Tuesday, September 6, 2011

With See You at Peelers, Disclosure is Not that Difficult

Early in the year, the talk of disclosure when it comes to the health of a horse was a hot topic, mainly because of the Uncle Mo situation. On twitter, via various blogs, and on chat boards, most fans thought that they deserved the right to know what was happening with their favorite horses. Adding to the chorus were some industry watchers who believed that transparency, especially in the social media age, is something we as an industry should embrace. On the flipside, many owners and trainers towed the company line that has permeated thoroughbred racing for a century or more; namely, it's my horse and it's none of your business.

For my part I have always believed transparency is a good thing for our sport, so I am biased in that regard. However, in copious discussions with my twitter friends and elsewhere, I brought up that harness racing does not shy away from disclosing information on our star horses virtually at any time. In harness, whether it is a potential (and probable) multi-million dollar stud like Big Jim (his ankle issues were disclosed, with almost a willingness to show the press the Xrays), or your average every day horse, not only does it happen, it is considered commonplace.

Adding her name to the list is See You At Peelers, the superstar mare.

As most know, she lost her first race ever at the Meadows a few weeks ago, in what many thought was a sub par effort. She simply had no fight after three panels, and stopped like she was shot. Undaunted, and figuring it was the trip or the pilot, her trainer decided to give her one more try. Against horses she is literally a dozen lengths better than, she was life and death to hold them off.

Today, we heard why via harnessracing.com, and there was no funny business:

"Takter said See You At Peelers has been displaying a higher-than-normal heart rate, and that concerns him.

“Her heart rate is high and she’s not urinating normal,” he said. “Her heart rate 12 minutes after a race is never over 90, and she was 129 at The Meadows, but I thought it was because she had a tough race. This time (after the NYSS) it was 118 and that’s not her.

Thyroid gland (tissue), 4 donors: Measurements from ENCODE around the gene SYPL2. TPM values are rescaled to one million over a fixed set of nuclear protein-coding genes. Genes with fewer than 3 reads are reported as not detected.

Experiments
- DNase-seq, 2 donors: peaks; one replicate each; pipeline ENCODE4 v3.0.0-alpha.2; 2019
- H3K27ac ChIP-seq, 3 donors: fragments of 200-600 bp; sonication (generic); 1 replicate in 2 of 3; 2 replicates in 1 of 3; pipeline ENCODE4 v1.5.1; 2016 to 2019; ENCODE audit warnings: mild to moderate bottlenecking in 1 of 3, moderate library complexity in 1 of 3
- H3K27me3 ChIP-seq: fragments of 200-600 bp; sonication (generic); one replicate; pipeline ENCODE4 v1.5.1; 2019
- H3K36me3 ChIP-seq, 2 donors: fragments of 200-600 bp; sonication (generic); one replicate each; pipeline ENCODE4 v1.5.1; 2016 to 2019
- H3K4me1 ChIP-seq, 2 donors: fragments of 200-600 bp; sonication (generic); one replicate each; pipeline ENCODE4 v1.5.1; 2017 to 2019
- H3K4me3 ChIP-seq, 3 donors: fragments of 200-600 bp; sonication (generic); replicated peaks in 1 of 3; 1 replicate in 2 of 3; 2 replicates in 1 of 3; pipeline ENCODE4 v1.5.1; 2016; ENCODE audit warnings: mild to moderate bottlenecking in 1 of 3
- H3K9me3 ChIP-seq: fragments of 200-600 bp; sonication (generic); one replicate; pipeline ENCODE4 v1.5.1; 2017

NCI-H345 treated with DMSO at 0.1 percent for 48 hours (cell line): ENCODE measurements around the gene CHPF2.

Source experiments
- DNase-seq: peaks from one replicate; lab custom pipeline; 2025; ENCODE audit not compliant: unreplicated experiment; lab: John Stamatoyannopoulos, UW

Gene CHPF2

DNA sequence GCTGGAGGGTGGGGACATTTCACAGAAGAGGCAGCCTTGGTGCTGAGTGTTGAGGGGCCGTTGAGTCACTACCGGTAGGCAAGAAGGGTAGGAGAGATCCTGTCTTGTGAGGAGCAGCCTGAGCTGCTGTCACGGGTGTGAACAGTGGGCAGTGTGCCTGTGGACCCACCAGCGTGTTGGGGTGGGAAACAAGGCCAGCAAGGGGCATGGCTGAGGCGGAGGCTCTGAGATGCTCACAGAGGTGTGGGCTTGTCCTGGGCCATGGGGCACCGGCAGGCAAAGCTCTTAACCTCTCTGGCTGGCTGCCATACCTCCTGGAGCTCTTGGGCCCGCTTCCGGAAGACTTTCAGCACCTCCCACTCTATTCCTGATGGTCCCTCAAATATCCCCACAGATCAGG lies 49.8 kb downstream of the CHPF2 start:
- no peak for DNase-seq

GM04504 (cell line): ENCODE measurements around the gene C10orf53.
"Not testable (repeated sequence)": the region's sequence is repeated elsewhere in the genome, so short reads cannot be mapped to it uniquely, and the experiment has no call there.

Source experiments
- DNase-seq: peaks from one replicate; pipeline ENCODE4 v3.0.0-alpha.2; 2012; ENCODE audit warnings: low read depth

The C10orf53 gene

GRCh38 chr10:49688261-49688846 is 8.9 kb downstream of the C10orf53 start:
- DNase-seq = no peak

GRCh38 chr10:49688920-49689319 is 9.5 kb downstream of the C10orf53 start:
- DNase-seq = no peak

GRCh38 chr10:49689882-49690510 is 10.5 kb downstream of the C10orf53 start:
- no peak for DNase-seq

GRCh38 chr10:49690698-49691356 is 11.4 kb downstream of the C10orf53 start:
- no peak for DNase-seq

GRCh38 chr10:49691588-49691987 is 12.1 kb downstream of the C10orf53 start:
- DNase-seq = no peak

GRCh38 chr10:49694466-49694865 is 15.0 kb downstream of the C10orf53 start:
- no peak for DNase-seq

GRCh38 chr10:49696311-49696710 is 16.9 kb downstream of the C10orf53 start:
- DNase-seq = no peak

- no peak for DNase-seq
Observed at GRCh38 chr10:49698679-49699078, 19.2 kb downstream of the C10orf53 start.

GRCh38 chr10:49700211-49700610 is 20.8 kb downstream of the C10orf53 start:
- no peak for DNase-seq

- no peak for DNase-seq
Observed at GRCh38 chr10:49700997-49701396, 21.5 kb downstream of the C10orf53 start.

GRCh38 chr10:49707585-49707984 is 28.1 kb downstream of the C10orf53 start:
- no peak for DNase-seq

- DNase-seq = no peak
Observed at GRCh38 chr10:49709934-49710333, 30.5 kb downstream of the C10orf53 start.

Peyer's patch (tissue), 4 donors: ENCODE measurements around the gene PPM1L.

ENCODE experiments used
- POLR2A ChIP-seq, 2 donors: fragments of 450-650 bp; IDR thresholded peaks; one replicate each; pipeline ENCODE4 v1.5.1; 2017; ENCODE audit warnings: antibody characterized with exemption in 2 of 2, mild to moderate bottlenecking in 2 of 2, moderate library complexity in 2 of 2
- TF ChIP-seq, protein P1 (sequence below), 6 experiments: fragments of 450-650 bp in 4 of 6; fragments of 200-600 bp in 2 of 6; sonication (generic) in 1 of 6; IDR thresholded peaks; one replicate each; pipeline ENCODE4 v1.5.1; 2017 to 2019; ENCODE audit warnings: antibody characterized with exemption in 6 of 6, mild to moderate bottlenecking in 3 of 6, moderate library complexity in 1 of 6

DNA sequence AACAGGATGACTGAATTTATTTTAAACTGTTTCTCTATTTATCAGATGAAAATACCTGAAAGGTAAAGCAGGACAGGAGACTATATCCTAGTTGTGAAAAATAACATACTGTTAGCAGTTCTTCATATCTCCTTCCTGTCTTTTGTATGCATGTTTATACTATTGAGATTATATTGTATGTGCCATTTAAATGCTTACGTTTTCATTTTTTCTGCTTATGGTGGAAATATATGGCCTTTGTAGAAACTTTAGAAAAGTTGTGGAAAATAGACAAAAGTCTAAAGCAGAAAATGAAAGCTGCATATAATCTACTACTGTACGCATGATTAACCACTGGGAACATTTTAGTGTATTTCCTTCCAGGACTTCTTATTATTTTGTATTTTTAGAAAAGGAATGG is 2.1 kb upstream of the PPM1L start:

“They’ve already confirmed her blood work has come back good, but they are doing a stress test on her on a treadmill,” he added. “Something isn’t quite right with her so hopefully they can pinpoint what’s bothering her. She’s just not the same horse.”

The above is how it should be done. The public has followed the mare, and they want to know how she is doing and that she's being treated well. It's not that hard to say what's going on with your horse, and if we want to be treated like a true sport, it should be expected of us all. Selfishly, it can be used as an opportunity to show our sports' detractors just how loved our horses are, too.

If you have a nice horse that the public knows and he had a surgery, or if his heart rate is wonky like Peelers' is, share it. The world won't end.


See You At Peelers photo op -- Jimmy Takter from USTA on Vimeo.

1 comment:

dana said...

Speaking of disclosure, I've always thought it was odd that there are no disclosure rules (that I know of!) for confirmation correcting surgeries at the foal auctions. Here's a video from the TTimes series "Ask a Vet" on one such type of surgery:

http://www.youtube.com/watch?v=DWqggbqUPbk

Don't people purchasing foals want to know about this sort of thing? And if not, I suppose it might shed some insight on the owner mindset that you mentioned.

And thanks for the Peelers update!